|Updated: 12-Mar-2001||NATO Speeches|
7-8 June 1990
Opening remarks at the Ministerial Meeting of the North Atlantic Council
Speech by Secretary General, Manfred WörnerOn behalf of the North Atlantic Council I would like to express our deep appreciation to the United Kingdom Authorities for the warm welcome they have extended to us here in Turnberry.
This is the time to create a new European order, an order for a Europe which is undivided, free and at peace. As members of the Atlantic Alliance, we are taking the decisions and devising the policies necessary to that task. Our Alliance has to play a major role in this endeavour. We have consistently promoted and contributed to change, and will continue to do so: that is the central message of our meetings this Spring. If we want to be able to meet the challenge of change, we have to change ourselves. We are equipping the Alliance for its role as a partner in stability and progress.
The two fundamental elements of the policy of this Alliance, defence and dialogue, have borne fruit. In pursuing the path we decided upon decades ago, we have helped to create a new world which is now unfolding and which we must continue to nourish.
The Harmel Report of 1967 made a fundamental observation about overcoming the post-war division of Europe. Harmel warned that "No final and stable settlement in Europe is possible without a solution of the German question which lies at the heart of present tensions in Europe. Any such settlement must end the unnatural barriers between Eastern and Western Europe, which are most clearly and cruelly manifested in the division of Ger-many." Now that this is happening, we can and will add a new third dimension to our policy: cooperation. We intend to move beyond confrontation to cooperation with all the states who have an interest in Europe.
This Alliance will continue to guarantee the safety and stability of Europe. We have entered a period with prospects for cooperation and the peaceful management of change, and for changing the ways we think about security. The greatly reduced risk of military conflict in Europe and the conclusion of an agreement on conventional arms control will provide the foundation.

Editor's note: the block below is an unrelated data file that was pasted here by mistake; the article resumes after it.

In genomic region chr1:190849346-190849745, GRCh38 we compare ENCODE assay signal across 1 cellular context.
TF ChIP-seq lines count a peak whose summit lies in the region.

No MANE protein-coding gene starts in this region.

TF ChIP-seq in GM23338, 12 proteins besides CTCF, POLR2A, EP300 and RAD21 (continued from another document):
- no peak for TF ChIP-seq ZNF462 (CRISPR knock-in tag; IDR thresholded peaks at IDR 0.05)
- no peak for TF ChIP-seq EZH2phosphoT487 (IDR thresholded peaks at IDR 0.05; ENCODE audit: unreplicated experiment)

The results of our recent Ministerials are already giving concrete shape to our vision, and we trust that the Soviet Union will finally and fully appreciate this new dimension. We seek a framework of cooperation which adds to the security of all and diminishes the security of no one. We want to build a cooperative framework. A CFE agreement is the essential first step. We support an enhanced and strengthened CSCE. Such an invigorated CSCE will be an important complement to the Alliance, while not substituting for it.
The Atlantic Alliance will remain an essential pillar of any future European security structure. A unified Germany, firmly anchored in the structures of the West and fully participating in the strengthened CSCE, will make a critical contribution. Europe, including the Soviet Union, will gain the stability which must, after so many centuries of conflict, be the underpinning of a truly cooperative Europe. In such circumstances, the Soviet Union has everything to gain: peace, security, stability and genuine partnership.
The Alliance does not have to invent its political role: history has given it to us. Our agenda is ambitious, but not unrealistic. I look forward very much to our meeting here in Turnberry and our forthcoming Alliance Summit in London. Both will make important contributions to this effort and further chart the course ahead.